JOHANNESBURG – An amended estate duty scheme won’t add vast amounts of money to government coffers, but will bring added legitimacy to the system, the chair of the Davis Tax Committee has said.
Speaking at the 5th Annual Fiduciary Institute of Southern Africa (Fisa) Conference on Thursday, Judge Dennis Davis estimated that changes to estate duty regulations, which currently contributes about R1 billion per annum to total government revenue of roughly R1 trillion, won’t add much more than an additional R2 billion or R3 billion.
His comments follow the release of the Davis Tax Committee’s interim report on estate duty for public comment in July.
Davis said fundamentally fiscal policy has to achieve a very fine balance. It has to make adequate provision for the lowest deciles of the population by way of an effective tax and transfer system. Otherwise the level of social instability currently encountered will be child’s play compared to what it would be.
But on the other hand fiscal policy also has to create sufficient space for the highest decile to invest, to become more entrepreneurial, to have some certainty and to secure vested interests as far as possible.
“That’s not an easy balance to achieve,” Davis said.
He conceded that there are some areas in the first interim report on estate duty that would require rectification in its second report, but said the committee’s fundamental starting point is that somewhere along the line appreciation of capital has to attract some tax at some level.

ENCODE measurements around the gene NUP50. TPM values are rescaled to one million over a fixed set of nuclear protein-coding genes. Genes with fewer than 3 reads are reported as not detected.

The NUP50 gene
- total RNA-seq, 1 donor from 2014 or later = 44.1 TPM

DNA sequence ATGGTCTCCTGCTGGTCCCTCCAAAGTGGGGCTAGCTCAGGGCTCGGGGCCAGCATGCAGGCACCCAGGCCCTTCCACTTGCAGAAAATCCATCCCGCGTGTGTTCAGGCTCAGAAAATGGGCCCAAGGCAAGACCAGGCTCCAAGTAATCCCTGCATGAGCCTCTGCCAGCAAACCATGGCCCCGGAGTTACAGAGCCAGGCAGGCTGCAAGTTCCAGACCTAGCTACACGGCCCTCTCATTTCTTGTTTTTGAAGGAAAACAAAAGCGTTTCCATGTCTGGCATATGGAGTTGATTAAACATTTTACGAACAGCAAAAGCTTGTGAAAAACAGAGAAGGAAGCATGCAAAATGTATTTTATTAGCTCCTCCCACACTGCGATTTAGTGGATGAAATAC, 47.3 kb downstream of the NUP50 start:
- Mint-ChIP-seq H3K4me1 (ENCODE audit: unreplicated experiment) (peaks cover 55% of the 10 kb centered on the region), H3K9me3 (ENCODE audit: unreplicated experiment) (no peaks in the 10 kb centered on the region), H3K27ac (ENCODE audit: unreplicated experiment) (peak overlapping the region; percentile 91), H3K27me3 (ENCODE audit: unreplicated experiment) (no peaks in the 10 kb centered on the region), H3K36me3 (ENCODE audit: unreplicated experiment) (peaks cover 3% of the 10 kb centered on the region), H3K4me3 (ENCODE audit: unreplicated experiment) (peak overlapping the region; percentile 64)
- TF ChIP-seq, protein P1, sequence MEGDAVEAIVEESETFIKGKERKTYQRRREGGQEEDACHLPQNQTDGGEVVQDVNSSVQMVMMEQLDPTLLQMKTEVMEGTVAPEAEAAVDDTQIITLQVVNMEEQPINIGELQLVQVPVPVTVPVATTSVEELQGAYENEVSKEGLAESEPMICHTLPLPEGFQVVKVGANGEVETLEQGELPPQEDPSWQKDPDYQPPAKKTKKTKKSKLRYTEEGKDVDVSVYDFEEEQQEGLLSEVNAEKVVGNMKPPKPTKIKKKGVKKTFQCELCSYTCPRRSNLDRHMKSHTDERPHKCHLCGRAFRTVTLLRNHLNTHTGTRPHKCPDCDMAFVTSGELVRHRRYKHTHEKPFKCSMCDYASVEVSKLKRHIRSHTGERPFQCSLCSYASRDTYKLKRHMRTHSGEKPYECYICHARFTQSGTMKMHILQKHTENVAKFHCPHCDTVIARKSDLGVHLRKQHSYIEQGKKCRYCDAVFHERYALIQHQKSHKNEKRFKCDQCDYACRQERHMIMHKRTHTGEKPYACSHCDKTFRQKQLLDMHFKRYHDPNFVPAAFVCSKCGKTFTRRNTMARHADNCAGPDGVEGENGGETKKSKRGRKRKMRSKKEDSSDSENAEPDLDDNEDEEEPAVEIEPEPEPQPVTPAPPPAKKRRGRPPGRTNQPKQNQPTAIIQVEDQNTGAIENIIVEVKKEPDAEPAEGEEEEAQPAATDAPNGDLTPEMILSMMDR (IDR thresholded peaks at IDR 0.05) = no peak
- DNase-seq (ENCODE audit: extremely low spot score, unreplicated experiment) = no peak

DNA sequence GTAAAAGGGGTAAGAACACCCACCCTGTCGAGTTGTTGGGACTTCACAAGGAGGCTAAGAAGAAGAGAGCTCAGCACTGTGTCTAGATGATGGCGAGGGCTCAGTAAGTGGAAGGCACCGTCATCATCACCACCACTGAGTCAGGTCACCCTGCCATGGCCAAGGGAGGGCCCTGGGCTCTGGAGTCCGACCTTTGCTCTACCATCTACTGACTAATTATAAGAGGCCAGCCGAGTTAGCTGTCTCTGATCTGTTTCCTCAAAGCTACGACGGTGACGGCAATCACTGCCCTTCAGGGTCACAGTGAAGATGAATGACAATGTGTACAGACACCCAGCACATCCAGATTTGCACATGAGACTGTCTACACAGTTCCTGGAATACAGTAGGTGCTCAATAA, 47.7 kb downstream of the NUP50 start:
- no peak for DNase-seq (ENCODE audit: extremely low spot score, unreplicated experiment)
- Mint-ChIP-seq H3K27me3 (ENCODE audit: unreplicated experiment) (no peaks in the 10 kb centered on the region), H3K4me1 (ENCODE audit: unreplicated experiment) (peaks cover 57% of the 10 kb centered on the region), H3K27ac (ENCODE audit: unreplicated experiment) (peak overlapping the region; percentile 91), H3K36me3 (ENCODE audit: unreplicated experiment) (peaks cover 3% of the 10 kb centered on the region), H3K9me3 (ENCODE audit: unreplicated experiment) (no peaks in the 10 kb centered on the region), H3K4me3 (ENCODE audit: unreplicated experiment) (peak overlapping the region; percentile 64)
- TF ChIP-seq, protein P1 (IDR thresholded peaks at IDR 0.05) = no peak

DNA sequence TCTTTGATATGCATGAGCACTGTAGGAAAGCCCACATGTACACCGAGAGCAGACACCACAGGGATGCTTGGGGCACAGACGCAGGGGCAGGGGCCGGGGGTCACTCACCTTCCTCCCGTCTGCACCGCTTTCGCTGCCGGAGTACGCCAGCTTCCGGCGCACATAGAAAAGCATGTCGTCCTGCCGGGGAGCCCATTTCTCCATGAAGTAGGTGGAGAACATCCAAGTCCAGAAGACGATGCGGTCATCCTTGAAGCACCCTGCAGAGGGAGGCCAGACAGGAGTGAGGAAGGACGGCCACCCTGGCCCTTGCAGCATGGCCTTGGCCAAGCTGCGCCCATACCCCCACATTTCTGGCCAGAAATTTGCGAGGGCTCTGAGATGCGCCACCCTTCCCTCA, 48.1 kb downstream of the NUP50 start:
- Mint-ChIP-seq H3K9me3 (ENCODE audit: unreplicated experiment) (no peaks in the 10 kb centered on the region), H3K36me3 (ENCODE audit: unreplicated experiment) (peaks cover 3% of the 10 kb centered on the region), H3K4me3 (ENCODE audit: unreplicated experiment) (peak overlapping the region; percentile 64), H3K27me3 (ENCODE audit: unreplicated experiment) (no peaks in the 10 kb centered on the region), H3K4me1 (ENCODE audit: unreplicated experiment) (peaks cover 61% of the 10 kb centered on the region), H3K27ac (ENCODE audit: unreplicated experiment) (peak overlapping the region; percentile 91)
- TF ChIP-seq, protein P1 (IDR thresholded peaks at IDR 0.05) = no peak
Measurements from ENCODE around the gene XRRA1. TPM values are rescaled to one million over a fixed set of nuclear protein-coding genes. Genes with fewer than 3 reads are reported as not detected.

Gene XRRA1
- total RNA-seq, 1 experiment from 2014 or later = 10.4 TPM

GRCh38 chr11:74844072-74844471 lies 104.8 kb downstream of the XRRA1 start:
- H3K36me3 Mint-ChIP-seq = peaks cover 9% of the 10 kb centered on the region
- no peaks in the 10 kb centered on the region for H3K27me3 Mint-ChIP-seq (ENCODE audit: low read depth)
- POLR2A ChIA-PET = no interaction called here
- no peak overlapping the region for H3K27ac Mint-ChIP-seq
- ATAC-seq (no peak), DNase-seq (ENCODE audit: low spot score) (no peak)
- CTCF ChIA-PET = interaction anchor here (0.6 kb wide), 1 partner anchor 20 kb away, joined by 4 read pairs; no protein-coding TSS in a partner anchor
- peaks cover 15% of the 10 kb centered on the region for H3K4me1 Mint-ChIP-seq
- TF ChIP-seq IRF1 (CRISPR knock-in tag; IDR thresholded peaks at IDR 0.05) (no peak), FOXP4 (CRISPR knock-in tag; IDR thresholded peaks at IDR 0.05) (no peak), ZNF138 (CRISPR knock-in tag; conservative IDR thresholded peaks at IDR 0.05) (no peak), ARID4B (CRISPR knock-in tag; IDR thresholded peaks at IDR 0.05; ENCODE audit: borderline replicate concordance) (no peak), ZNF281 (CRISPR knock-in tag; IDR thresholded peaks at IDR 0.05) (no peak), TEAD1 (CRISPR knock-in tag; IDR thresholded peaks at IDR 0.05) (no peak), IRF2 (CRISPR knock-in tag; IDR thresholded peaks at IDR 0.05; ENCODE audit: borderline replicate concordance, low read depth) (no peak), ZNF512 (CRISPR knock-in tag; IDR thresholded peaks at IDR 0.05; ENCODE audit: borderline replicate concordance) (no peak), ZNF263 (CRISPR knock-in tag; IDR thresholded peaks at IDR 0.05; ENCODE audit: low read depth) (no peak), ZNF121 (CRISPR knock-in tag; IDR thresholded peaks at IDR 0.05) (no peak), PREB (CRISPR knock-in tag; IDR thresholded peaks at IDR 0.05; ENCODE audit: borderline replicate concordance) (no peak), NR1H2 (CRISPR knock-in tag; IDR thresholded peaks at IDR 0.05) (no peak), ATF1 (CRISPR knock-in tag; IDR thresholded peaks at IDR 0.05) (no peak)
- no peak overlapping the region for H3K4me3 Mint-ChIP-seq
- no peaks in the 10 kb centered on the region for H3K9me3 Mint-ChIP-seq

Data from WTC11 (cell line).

What that level is remains debatable, he said.
“If you have got someone – take the simple proposition – who has an estate of R200 million it does seem to me that they can live with a [R]160 [million] and it’s that sort of paradigm that we’re trying to grapple with.”
Davis said there are also significant problems with offshore trusts.
The 2003 tax and exchange control amnesty brought about R68 billion of previously undisclosed assets into the tax net, but this was probably “scratching the surface”, Davis said.
International developments also have to be taken into account.
Davis said an HSBC whistleblower told the world earlier this year that $24 billion of assets were held by HSBC from offshore clients. Around $2 billion were connected to South Africa.
Davis said he has no idea if this was held offshore legally or not, but Sars has been investigating the issue.
But international regulatory developments suggest that it will become increasingly difficult for people to avoid paying their fair share of taxes.
Davis said by 2017/18 banks in many jurisdictions all over the world will be compelled to disclose information related to their clients to Revenue Authorities.
“In fact, from next year the Swiss banks are already having domestic legislation, which is going to allow Revenue Authorities to ask questions of a kind that were never asked before.”
“So you can say this, by 2018 revenue authorities around the world including the South African Revenue Service will have access to information about people holding money illegally offshore.”
Davis said the committee may have to rethink their recommendations about a voluntary disclosure program to try to get more people into the tax net.